Another advantage to pooling pallets is that shippers don't have to worry about maintenance costs, which can accumulate if they need to allocate space and resources in their warehouses for repairs.
Pooling pallets also offers some environmental benefits.
"In a life-cycle comparison, pallet exchange generates 7.5 times more solid waste, consumes 28 percent more total energy, and produces 30 percent more airborne and waterborne emissions than pooling pallets," says Ohstrom.
"CHEP pallets are repaired and reused indefinitely, which is very sustainable packaging."
CHEP is also looking to integrate RFID technology into its product line to offer yet another strategic advantage. Some of its largest retail customers are running trials with RFID-equipped pallets, which yield better inventory control and allow supply chains to run leaner. RFID shipments can also be traced more easily in case of a product recall.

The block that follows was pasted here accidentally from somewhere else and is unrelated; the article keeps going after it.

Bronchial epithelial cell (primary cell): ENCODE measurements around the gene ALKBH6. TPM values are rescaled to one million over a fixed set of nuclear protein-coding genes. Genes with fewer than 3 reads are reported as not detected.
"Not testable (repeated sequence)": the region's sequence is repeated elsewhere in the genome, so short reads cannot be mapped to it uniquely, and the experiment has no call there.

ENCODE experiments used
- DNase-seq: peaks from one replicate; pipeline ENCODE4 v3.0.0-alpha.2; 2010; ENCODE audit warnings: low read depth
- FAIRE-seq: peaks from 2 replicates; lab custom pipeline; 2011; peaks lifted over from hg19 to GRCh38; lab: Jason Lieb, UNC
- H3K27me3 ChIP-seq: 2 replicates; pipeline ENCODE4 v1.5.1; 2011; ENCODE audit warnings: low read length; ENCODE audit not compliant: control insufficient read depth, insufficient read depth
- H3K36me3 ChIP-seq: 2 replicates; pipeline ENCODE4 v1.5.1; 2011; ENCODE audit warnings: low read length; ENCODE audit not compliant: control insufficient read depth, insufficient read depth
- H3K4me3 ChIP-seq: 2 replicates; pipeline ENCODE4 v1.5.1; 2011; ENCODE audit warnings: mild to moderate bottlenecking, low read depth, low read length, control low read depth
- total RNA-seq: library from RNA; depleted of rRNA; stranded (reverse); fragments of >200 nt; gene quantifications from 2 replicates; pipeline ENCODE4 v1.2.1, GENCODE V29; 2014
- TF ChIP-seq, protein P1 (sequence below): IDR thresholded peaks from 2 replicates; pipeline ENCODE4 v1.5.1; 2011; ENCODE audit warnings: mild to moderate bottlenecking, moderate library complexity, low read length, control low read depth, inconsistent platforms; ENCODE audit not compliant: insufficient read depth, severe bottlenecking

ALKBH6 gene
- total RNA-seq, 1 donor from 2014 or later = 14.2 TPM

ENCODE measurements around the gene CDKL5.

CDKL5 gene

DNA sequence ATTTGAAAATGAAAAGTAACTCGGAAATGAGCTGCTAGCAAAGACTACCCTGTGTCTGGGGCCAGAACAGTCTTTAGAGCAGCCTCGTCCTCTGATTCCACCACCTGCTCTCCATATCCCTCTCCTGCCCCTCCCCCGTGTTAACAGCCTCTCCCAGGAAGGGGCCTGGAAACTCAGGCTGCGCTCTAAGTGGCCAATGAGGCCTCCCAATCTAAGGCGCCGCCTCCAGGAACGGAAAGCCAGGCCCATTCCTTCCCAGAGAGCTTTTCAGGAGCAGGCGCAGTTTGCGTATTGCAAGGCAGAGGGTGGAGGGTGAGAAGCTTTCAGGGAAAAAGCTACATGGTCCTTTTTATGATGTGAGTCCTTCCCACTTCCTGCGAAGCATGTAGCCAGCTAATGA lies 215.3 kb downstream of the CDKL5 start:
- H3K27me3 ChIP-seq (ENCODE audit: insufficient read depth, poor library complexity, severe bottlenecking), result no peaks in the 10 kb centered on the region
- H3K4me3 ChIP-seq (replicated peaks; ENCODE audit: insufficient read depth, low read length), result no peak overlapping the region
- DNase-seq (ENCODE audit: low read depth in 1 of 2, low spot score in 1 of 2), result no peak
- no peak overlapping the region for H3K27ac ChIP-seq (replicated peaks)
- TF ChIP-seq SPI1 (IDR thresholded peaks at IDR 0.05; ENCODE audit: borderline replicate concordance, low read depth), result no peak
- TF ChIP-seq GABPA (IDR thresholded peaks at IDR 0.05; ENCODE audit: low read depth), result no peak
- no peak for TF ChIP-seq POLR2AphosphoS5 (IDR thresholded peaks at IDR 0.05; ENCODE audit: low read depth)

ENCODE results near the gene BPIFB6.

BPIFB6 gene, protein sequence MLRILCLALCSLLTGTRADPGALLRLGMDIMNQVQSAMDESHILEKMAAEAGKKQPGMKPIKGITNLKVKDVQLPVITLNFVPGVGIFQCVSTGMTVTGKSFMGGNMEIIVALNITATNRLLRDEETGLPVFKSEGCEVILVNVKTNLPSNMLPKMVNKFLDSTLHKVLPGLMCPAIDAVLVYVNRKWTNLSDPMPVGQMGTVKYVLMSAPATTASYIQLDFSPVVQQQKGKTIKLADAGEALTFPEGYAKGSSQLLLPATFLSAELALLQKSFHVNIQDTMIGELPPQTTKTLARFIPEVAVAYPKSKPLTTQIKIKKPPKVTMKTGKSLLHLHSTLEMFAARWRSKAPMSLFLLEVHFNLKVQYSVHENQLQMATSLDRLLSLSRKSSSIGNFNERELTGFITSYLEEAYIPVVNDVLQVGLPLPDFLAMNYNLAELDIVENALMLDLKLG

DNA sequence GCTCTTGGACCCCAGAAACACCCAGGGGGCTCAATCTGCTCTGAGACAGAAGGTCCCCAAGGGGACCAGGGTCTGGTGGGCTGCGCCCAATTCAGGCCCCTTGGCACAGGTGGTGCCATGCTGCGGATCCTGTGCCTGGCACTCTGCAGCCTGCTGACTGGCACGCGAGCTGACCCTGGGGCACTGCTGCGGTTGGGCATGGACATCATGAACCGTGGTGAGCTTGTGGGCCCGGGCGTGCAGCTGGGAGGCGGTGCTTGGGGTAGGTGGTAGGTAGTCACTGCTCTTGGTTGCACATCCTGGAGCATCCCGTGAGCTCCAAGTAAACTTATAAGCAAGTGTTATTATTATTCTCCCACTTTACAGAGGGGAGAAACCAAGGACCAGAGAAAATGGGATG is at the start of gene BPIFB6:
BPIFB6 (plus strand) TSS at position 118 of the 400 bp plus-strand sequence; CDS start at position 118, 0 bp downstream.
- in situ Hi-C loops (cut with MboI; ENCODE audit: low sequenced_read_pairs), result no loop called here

"The CHEP Plus ID product offers pallets equipped with an RFID tag placed to provide a 100-percent read. A small department at CHEP works with industry in the development and sales of RFID. It also consults with customers because the process is so new that users have to be educated," says Ohstrom.
Plastic pallet manufacturers such as JECO are already perfecting techniques to embed RFID tags in their pallets.
JECO's unique molding process provides an element of security because no other plastic process can handle RFID.